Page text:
I wanted to put up a quick note on how to use Kalman Filters in OpenCV 2.2 with the C++ API, because all I could find online was using the old C API. Plus the kalman.cpp example that ships with OpenCV is kind of crappy and really doesn't explain how to use the Kalman Filter.
I'm no expert on Kalman filters though, this is just a quick hack I got going as a test for a project. It worked, so I'm posting the results.
Continue reading "Simple Kalman filter for tracking using OpenCV 2.2 [w/ code]"
Just sharing a snippet of code. Part of a project I'm doing, I need to analyse the links in the Wikipedia corpus. While using the API is one solution, it doesn't retain the order of where links appear in the page. It also returns links that are not part of the main text, which makes the linkage DB very cluttered.
So, I set out to parse the raw MediaWiki format all Wikipedia articles are written in, to get only the relevant links and in order. I call them contextual because they live inside the text and have context.
Initially I used string matching, and other complex string scraping parsing methods. It was a bust. There are too many end-cases to deal with. That is when I discovered PyParsing, the excellent parsing library. It did the job, and here are the results.
Continue reading "Getting all the links from a MediaWiki format using PyParsing"
I've seen some examples of people who build motion parallax capable screens using Kinect, but as usual - they don't share the code. Too bad.
Well this is your chance to see how it's done, and it's fairly simple as well.
Continue reading "A motion parallax screen using Kinect [w/ code]"
I'm a fan of Last.fm online radio, and I have a habit of marking every good song that I hear as a "loved track". Over the years I got quite a list, and so I decided to turn it into my jogging playlist. But for that, I need all the songs downloaded to my computer so I can put them on my mobile. While Last.fm does link to Amazon for downloading all the loved songs for pay, I'm going to walk the fine moral line here and suggest how you can download every song from existing free YouTube videos.
If it really bothers you, think of it as if I created a YouTube playlist and now I'm using my data plan to stream the songs off YT itself..
Moral issues resolved, we can move on to the scripting.
Update (4/27/12): youtube-dl.py has moved: https://github.com/rg3/youtube-dl/, and also added a very neat --extract-audio option so you can get the songs in audio right away (it basically does a conversion in a second step).
Continue reading "Download all your Last.fm loved tracks in two simple steps"
I found a nice little trick to ease the work with the very noisy depth image the Kinect is giving out. The image is filled with these "blank" values that basically note where the data is unreadable. The secret is to use inpainting to cover these areas and get a cleaner image. And as always, no need to dig deep - OpenCV has it all included.
Continue reading "Neat OpenCV smoothing trick when Kineacking (Kinect Hacking) [w/ code]"
Just a quick share of lessons learned about Android's Frame-by-Frame animations. Some of the functionality is poorly documented, as many people point out, so the web is the only place for answers. Having looked for some answers to these questions and couldn't find any - here's what I found out myself.
Update [2/3/11]: A new post on this topic gives a more broad view of my experience.
Continue reading "Some things I learned about Android's Frame animation"
I believe that every builder-hacker should have their own little Swiss-army-knife server that just does everything they need, but as a webservice. You can basically do anything as a service nowadays: image/audio/video manipulation, mock-cloud data storage, offload heavy computation, and so on.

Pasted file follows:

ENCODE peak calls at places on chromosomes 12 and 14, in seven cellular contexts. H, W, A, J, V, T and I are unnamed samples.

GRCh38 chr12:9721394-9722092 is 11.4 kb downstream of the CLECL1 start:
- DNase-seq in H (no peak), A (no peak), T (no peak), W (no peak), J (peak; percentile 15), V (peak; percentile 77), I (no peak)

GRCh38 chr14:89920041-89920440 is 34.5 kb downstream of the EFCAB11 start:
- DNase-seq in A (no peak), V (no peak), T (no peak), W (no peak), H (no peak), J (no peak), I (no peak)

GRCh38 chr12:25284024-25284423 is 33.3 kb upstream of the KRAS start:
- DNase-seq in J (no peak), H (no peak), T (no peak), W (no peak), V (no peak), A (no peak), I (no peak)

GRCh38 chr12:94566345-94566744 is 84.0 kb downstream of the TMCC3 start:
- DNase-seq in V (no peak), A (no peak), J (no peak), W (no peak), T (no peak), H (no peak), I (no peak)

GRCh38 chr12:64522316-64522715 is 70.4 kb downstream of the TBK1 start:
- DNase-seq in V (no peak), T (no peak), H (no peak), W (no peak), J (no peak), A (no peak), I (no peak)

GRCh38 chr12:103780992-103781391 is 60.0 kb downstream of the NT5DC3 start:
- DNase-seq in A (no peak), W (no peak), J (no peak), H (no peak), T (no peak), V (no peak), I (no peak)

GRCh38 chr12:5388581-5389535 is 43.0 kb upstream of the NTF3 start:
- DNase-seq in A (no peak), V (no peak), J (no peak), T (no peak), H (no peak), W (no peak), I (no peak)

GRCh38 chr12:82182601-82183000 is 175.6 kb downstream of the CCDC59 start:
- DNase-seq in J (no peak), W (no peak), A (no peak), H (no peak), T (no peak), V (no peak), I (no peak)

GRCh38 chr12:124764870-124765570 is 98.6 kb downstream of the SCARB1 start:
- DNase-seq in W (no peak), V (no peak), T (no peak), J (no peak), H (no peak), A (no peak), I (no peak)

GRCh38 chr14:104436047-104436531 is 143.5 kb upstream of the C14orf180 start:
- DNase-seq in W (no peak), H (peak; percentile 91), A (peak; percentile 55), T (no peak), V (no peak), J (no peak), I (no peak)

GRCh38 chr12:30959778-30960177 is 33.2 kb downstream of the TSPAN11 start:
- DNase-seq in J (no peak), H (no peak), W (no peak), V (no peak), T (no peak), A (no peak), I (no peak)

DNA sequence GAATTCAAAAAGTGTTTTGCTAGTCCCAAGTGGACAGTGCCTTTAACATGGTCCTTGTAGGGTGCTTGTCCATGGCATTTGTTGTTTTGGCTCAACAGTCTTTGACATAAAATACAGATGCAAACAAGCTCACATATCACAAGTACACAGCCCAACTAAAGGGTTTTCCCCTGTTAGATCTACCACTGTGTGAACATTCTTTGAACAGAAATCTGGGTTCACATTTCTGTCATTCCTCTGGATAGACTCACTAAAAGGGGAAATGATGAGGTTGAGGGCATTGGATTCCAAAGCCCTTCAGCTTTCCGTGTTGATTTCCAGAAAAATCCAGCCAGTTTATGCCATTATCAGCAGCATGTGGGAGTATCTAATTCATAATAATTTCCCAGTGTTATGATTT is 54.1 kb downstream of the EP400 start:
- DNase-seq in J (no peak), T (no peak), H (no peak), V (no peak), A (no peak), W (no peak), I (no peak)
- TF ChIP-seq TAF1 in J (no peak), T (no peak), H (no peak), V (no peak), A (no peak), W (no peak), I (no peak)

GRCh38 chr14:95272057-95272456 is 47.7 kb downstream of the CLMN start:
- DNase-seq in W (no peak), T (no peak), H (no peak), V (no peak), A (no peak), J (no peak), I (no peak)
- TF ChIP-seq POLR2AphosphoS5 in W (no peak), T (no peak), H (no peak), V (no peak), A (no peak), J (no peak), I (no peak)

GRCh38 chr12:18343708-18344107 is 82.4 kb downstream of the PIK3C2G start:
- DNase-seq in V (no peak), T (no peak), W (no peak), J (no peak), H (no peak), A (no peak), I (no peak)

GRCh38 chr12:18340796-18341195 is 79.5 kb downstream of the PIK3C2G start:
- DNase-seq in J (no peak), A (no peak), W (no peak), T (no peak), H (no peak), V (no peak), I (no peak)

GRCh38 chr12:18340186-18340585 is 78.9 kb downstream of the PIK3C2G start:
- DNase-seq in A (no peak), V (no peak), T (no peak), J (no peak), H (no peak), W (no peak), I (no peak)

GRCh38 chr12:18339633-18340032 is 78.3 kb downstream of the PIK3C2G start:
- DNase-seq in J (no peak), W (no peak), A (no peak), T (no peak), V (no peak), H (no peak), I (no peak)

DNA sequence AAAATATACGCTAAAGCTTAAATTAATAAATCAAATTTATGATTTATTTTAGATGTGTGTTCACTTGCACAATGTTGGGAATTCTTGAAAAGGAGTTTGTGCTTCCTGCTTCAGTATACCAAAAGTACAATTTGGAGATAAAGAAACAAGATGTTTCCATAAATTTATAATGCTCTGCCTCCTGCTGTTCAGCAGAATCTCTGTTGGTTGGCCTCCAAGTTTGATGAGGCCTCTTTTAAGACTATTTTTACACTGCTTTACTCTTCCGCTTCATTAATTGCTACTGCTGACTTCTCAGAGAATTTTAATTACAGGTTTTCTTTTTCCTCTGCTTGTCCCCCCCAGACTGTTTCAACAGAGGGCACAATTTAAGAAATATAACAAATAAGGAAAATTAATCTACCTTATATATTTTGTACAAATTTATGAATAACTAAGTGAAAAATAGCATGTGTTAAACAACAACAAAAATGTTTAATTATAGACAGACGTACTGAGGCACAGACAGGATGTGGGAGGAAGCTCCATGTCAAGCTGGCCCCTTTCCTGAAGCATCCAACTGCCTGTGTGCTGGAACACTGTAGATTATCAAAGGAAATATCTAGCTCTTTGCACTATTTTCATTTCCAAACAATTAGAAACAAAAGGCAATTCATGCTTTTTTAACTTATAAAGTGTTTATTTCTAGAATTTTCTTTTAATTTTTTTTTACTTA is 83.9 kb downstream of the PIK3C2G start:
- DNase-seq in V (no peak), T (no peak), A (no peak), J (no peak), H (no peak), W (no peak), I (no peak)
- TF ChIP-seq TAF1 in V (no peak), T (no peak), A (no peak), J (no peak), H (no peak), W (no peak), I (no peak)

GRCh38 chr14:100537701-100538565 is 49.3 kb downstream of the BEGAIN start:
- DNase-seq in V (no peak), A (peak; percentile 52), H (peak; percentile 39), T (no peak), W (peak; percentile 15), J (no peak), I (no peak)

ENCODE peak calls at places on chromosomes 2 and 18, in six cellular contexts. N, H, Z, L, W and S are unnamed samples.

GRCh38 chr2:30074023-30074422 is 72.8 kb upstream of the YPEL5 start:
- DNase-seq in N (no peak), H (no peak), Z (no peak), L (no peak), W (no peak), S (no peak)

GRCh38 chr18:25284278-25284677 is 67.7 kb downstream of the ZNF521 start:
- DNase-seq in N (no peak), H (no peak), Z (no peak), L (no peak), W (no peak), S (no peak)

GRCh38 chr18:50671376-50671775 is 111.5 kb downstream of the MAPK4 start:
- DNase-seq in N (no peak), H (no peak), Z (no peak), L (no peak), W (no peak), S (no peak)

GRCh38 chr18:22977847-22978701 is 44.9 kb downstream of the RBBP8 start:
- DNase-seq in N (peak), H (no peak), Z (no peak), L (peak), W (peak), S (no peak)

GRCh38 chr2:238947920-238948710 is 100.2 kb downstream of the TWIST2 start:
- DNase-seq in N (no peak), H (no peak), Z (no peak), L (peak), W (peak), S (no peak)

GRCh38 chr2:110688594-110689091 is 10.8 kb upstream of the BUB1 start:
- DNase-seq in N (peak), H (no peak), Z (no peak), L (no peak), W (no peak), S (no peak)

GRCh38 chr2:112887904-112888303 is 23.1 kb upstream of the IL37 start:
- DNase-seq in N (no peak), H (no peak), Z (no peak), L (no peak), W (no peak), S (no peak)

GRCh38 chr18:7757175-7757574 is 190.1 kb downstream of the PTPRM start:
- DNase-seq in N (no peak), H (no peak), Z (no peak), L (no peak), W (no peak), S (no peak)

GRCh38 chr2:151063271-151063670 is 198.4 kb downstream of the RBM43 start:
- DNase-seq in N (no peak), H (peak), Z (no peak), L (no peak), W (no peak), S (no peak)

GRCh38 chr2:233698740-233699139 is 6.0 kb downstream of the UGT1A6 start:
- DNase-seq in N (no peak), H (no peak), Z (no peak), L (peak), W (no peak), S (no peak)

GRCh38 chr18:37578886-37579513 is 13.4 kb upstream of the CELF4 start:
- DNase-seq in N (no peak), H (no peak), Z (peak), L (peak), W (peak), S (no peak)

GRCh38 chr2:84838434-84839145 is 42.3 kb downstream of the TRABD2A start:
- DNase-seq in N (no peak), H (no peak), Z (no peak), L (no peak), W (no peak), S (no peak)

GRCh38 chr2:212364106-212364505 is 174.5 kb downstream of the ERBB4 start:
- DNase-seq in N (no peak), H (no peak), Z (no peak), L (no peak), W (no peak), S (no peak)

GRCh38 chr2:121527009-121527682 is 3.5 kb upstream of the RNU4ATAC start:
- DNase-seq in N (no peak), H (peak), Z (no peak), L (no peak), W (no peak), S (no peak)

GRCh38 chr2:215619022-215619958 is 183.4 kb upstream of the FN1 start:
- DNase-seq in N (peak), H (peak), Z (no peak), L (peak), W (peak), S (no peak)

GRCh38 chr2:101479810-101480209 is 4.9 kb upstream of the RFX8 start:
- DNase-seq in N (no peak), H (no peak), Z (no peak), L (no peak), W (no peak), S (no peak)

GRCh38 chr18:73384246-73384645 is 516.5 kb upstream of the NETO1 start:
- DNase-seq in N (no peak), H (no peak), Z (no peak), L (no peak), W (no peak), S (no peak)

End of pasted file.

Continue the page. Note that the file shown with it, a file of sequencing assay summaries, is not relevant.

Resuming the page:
Tornado, the lightweight Python webserver is perfect for this, and since so many of the projects these days have Python binding (see python-tesseract), it should be a breeze to integrate them with minimal work.
Let's see how it's done
Continue reading "10 lines-of-code OCR HTTP service with Python, Tesseract and Tornado"
Just wanted to share a thing I made - a simple 2D hand pose estimator, using a skeleton model fitting. Basically there has been a crap load of work on hand pose estimation, but I was inspired by this ancient work. The problem is setting out to find a good solution, and everything is very hard to understand and implement. In such cases I like to be inspired by a method, and just set out with my own implementation. This way, I understand whats going on, simplify it, and share it with you!
Anyway, let's get down to business.
Edit (6/5/2014): Also see some of my other work on hand gesture recognition using smart contours and particle filters
Continue reading "Hand gesture recognition via model fitting in energy minimization w/OpenCV"
On one of my Android apps, I added a trivial option to select a contact from the phone's contact list. This was working fine until SDK version 5, which changed the way the contacts are represented in the phone's SQLite database. It is using the "newer" class called ContactsContract instead of the deprecated People class
I have spent quite time in order to figure out which was the best way that will fit my needs. If you are in the same position, feel free to use the code below
My example below is will display a two row list of all the contacts, with alphabetical indexing. It is a mixture of code snippets I have found on the net, while may not be optimized; it will definitely give you the hang of things.
Continue reading "Reading contacts in Android 2.0+"
Another quicky on how to use Kinect (libfreenect) with OpenCV 2.1. I already saw people do it, but havn't seen code.
UPDATE (12/29): OpenKinect posted very good C++ code of using libfreenect with OpenCV2.X APIs: here it is. Plus, their git repo now has a very clean C code: here it is.
So here it goes
Continue reading "Kinect and OpenCV 2.1"